Fishing Between Saltwick And Jacksons Bay
Article by Pete Bayes and the late Alec Baines
Sandsend – One Of The North East’s Finest Fishing Marks
Relaxing fishing can be enjoyed from the sea wall and car park at Sandsend, codling, whiting, bass and coalfish make up the majority of winter catches.
During Summer the mainstay is flounder, dab, mackerel and some bass. East Row beach near the docters surgery at Sandsend along to Upgang near Whitby fishes both high and low water for bass, flounder, whiting and bass, but the best catches often come in Winter.
Picking out the holes and gulleys made by tidal movement of the sand is a good tip as they gulleys are often where you will find the feeding fish.
Whitby – The Premier Cod Mark Of The North East Coast
Moving East we come to Whitby – a famous port which has made a name for itself with huge hauls of massive cod over offshore wrecks – The Uk cod record a massive 56 pound is held at Whitby.
Some good catches of cod are also made every year by Whitby shore anglers, the best time being during and immediately after an autumn or winter storm from the north or north west.
Whitby’s west pier is a very popular mark in the summer months with decent mixed bags of Mackerel, coalfish and pollock being caught, favoured methods are spinning and float fishing a mackerel strip.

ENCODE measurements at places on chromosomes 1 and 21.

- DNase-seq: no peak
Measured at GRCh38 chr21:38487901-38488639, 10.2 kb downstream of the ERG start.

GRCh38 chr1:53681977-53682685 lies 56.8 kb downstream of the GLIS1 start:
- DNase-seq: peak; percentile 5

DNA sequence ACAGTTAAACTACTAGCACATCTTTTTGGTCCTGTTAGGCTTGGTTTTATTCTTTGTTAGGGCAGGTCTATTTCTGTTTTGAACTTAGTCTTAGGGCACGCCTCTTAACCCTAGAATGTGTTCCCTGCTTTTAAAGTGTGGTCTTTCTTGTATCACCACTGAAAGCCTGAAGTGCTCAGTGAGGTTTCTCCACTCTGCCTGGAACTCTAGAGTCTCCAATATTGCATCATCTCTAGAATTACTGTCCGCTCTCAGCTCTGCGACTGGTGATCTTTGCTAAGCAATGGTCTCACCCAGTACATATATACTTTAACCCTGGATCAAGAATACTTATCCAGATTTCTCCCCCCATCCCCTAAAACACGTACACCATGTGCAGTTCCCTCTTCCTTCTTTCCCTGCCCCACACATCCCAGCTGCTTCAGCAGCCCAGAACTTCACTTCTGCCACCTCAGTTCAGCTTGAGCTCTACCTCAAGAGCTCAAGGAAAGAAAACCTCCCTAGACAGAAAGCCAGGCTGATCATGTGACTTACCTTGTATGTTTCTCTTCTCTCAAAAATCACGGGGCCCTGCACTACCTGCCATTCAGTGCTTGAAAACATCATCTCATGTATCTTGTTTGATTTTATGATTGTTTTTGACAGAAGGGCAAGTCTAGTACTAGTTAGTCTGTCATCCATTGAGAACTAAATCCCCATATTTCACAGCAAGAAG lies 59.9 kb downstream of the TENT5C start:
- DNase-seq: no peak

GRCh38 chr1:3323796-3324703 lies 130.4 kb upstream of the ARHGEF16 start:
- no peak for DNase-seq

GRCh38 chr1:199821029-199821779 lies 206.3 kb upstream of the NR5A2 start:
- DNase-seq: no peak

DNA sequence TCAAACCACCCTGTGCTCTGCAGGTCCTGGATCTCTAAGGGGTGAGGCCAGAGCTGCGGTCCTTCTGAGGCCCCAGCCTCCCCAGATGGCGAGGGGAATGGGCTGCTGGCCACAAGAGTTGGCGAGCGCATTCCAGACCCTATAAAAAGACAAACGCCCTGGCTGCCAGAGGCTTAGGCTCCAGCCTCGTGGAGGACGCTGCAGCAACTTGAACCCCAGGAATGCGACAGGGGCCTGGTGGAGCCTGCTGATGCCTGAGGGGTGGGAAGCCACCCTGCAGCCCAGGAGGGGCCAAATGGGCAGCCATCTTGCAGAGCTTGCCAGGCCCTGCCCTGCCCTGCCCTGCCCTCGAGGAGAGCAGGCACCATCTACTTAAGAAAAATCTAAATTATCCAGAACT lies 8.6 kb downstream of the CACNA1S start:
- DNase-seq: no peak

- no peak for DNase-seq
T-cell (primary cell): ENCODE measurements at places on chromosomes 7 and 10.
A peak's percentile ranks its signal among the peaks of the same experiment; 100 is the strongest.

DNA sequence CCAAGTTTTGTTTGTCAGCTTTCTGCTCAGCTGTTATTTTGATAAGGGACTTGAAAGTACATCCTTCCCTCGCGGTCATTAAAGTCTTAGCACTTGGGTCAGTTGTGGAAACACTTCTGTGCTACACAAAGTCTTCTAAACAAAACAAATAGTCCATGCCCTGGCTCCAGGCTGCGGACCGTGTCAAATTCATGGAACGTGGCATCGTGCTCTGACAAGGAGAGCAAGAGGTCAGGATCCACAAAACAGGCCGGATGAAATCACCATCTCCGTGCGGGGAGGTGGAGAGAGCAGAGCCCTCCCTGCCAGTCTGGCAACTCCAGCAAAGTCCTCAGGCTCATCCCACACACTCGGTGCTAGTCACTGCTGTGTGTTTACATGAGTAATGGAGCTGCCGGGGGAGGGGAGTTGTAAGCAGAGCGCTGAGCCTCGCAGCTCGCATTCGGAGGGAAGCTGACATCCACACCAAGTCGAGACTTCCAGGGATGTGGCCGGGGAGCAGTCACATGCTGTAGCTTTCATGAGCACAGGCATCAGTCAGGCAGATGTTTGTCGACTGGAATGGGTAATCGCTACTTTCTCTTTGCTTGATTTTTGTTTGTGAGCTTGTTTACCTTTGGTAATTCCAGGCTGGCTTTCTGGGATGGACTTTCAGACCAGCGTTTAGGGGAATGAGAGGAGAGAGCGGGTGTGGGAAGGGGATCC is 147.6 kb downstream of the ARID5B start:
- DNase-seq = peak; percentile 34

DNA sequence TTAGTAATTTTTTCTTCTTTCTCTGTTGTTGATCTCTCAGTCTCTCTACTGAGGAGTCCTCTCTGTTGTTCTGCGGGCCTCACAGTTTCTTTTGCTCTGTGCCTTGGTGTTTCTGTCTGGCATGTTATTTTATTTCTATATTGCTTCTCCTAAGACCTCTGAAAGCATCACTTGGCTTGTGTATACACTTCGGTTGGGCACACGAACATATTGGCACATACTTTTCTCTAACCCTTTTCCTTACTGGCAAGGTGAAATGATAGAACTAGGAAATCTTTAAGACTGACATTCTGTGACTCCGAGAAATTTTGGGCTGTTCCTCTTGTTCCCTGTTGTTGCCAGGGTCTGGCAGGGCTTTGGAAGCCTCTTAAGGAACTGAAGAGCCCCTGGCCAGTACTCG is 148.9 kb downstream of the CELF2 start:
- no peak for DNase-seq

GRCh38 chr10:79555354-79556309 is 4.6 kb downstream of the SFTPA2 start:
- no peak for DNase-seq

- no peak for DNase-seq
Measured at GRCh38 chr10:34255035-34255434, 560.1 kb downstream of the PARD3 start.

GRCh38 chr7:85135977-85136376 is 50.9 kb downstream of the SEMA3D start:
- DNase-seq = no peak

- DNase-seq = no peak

A good winter blow brings in the cod and the best baits are peeler crab, lugworm and ragworm.
Best time is usually the flood tide with the last 2 hours of the incoming tide being the best, while most of the bottom is sandy there is a patch of rock tangle right at the end which claims an awful lot of gear.
Whitby’s east pier was an excellent fishing venue but unfortunately due to a severe winter storm the bridge to the pier was damaged in 1992. The councils inabilty to repair the bridge means the the pier stays closed to anglers at the present time.
An abundance of rock scars and kelpy gulleys fill the ground between the east pier and Saltwick Bay. Autumn fishing with peeler crab, mussel and lugworm can often produce excellent bags of codling and coalfish.
This area holds some of the best north east fishing marks.
It fishes best from half to full ebb but take care not to get cut off. The next worthwhile fishing mark is Saltwick bay which can be reached from the main road by walking to Saltwick holiday village and then taking the cliff top path to the beach.